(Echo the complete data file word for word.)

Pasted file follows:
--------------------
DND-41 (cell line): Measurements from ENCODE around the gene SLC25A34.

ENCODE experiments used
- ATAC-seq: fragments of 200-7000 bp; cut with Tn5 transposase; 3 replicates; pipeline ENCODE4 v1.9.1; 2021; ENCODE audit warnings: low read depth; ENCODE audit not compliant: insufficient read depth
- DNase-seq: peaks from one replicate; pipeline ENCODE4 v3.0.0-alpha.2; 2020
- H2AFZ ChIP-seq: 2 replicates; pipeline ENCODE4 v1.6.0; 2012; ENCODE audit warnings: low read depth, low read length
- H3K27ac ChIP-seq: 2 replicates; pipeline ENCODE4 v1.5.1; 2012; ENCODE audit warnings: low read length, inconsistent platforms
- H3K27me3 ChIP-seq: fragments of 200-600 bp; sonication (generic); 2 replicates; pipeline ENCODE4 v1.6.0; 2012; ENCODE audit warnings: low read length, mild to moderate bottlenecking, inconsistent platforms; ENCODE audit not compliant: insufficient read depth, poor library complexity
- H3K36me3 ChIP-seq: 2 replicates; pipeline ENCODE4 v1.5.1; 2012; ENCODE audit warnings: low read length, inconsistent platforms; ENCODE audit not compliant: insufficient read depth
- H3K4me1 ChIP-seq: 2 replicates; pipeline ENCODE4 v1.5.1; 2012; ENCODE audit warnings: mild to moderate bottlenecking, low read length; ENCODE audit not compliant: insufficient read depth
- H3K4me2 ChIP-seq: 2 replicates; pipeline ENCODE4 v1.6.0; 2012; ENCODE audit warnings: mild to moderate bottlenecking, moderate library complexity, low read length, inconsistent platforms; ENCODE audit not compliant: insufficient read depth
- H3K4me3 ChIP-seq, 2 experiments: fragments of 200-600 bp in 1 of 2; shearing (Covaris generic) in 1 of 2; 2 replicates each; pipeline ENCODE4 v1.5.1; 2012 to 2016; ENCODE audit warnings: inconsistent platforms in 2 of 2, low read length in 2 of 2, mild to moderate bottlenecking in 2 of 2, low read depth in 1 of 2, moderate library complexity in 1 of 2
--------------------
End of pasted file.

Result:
DND-41 (cell line): Measurements from ENCODE around the gene SLC25A34.

ENCODE experiments used
- ATAC-seq: fragments of 200-7000 bp; cut with Tn5 transposase; 3 replicates; pipeline ENCODE4 v1.9.1; 2021; ENCODE audit warnings: low read depth; ENCODE audit not compliant: insufficient read depth
- DNase-seq: peaks from one replicate; pipeline ENCODE4 v3.0.0-alpha.2; 2020
- H2AFZ ChIP-seq: 2 replicates; pipeline ENCODE4 v1.6.0; 2012; ENCODE audit warnings: low read depth, low read length
- H3K27ac ChIP-seq: 2 replicates; pipeline ENCODE4 v1.5.1; 2012; ENCODE audit warnings: low read length, inconsistent platforms
- H3K27me3 ChIP-seq: fragments of 200-600 bp; sonication (generic); 2 replicates; pipeline ENCODE4 v1.6.0; 2012; ENCODE audit warnings: low read length, mild to moderate bottlenecking, inconsistent platforms; ENCODE audit not compliant: insufficient read depth, poor library complexity
- H3K36me3 ChIP-seq: 2 replicates; pipeline ENCODE4 v1.5.1; 2012; ENCODE audit warnings: low read length, inconsistent platforms; ENCODE audit not compliant: insufficient read depth
- H3K4me1 ChIP-seq: 2 replicates; pipeline ENCODE4 v1.5.1; 2012; ENCODE audit warnings: mild to moderate bottlenecking, low read length; ENCODE audit not compliant: insufficient read depth
- H3K4me2 ChIP-seq: 2 replicates; pipeline ENCODE4 v1.6.0; 2012; ENCODE audit warnings: mild to moderate bottlenecking, moderate library complexity, low read length, inconsistent platforms; ENCODE audit not compliant: insufficient read depth
- H3K4me3 ChIP-seq, 2 experiments: fragments of 200-600 bp in 1 of 2; shearing (Covaris generic) in 1 of 2; 2 replicates each; pipeline ENCODE4 v1.5.1; 2012 to 2016; ENCODE audit warnings: inconsistent platforms in 2 of 2, low read length in 2 of 2, mild to moderate bottlenecking in 2 of 2, low read depth in 1 of 2, moderate library complexity in 1 of 2